(Try it out with the 3-D glasses you have lying around the house: Right Eye Red, Left Eye Blue)
But now it seems as if everyone (including you, dear reader) has at least a couple of pairs of those red/blue glasses lying around from their 3-D movies and video games, and they can be used to read this digital publication’s 3-D pages.
(One of the original magazine's 42 NON-3-D pages)
There are many curious things about 3-D Monsters, not the least of which is that only 10 of its 52 pages are in 3-D, despite its inflated price tag. Also, 8 of the 10 3-D pages appear to have been shot specially for the magazine. And they are odd photos, using toys and model kits rather than live models, apart from the human hand that shows up a couple of times. One of the images even incorporates the infamous pants dropping Frankenstein novelty figure.
(Hey, is this supposed to scarifying?)

(The 3-D production is great, but the subject matter is mainly toys!)
 The editorial content includes articles about The Haunted Palace, The Brain That Wouldn’t Die, The Evil of Frankenstein, Konga, and I was a Teenage Frankenstein.
(The gorgeous Phyllis Coates Slips out of her Lois Lane suit and into a... slip!)

Plus, there are random stills from older movies, including This Island Earth, The Creature From the Black Lagoon, The Wolf Man, The Mummy, Dracula, and The Phantom of the Opera. The book also includes what might be the most reprehensible feature ever printed in a monster magazine, Count Cagliostro’s Cannibal Cookbook. It is presented here for its historical value, but it is a truly ill advised effort.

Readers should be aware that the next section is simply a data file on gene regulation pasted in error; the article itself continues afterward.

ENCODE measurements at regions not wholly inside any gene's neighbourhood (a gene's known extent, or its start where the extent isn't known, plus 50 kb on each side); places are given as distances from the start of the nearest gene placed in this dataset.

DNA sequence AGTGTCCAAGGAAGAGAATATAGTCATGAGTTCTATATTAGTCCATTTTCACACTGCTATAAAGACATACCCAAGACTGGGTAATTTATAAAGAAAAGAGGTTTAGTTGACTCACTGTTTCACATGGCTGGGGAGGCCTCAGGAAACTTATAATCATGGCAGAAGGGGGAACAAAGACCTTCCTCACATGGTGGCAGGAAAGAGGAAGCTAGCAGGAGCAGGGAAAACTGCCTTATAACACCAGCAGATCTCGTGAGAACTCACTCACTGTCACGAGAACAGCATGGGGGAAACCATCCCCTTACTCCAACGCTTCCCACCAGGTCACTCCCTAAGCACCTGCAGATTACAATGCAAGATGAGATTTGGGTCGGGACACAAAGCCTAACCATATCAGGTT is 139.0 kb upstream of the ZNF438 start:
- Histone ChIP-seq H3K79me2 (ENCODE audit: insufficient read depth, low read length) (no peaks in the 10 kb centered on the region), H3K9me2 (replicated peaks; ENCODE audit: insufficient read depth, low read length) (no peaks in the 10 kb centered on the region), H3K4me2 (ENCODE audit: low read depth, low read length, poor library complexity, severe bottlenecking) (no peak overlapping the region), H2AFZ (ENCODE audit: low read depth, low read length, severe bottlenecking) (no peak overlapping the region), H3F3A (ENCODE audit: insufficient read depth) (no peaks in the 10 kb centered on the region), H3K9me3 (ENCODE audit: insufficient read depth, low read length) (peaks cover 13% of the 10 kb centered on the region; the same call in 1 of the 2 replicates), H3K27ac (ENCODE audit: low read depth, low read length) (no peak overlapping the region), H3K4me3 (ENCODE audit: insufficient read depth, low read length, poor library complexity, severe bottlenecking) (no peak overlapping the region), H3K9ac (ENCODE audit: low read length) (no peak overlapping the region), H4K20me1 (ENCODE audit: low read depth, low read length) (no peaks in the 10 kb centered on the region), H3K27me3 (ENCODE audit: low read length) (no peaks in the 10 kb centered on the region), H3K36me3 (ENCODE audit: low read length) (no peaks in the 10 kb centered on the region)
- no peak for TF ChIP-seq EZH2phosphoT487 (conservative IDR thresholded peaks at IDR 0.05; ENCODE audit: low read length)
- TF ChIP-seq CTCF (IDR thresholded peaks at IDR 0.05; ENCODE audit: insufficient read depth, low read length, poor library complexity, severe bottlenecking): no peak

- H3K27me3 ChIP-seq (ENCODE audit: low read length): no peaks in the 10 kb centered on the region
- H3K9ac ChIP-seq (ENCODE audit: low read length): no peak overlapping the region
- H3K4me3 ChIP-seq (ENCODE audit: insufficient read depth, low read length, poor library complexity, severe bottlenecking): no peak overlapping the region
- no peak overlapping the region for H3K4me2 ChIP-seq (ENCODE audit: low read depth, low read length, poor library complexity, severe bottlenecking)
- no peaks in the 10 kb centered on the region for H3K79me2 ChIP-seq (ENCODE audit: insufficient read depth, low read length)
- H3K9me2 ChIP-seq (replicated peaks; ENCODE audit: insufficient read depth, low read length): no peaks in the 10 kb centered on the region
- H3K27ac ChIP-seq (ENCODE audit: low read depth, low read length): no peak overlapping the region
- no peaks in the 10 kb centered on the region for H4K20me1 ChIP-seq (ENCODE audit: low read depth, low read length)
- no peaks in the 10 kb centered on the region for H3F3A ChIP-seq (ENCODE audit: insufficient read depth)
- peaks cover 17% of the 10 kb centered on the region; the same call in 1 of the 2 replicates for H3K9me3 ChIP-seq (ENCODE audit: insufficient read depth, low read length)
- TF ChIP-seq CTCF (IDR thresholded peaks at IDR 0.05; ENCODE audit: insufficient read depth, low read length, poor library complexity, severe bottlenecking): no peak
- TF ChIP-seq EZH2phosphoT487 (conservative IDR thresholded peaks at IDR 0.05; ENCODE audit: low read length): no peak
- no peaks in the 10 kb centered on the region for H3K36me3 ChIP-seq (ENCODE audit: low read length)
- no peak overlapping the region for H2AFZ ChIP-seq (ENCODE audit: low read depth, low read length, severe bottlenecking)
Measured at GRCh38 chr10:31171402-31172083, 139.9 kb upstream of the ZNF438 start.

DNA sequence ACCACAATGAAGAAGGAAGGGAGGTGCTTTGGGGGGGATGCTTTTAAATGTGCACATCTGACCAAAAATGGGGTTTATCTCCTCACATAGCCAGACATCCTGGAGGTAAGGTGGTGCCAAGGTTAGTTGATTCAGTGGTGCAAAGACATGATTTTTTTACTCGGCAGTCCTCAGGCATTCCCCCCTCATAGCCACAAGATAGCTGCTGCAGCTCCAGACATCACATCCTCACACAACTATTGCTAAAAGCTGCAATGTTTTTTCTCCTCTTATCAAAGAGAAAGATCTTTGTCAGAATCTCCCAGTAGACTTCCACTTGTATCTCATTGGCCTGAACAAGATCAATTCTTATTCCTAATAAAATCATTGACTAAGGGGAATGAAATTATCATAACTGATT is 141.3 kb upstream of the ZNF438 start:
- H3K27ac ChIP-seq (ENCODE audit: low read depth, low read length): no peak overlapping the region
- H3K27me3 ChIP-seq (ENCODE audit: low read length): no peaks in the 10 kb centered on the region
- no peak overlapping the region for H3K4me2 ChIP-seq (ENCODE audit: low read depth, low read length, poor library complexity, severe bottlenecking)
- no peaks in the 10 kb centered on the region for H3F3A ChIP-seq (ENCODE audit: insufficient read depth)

(A page of 50s monsters, not in 3-D, but still eye-popping!)
I've also included over 15 pages of new content with this edition, including brand new 3-D pages and color promotional material from some of the featured films.
(The original magazine has a Konga feature -- not printed in 3-D, so I added a couple of 3-D Konga pages in the extras.)
(I Was A Teenage Phyllis Coates Fan! A 3-D look at the best Lois Lane is also in the bonus pages.)
As always, a good deal of time has been spent straightening and restoring the pages of the vintage magazine, every one of which is included.Click on the cover below for ordering information:
Click here for purchase information.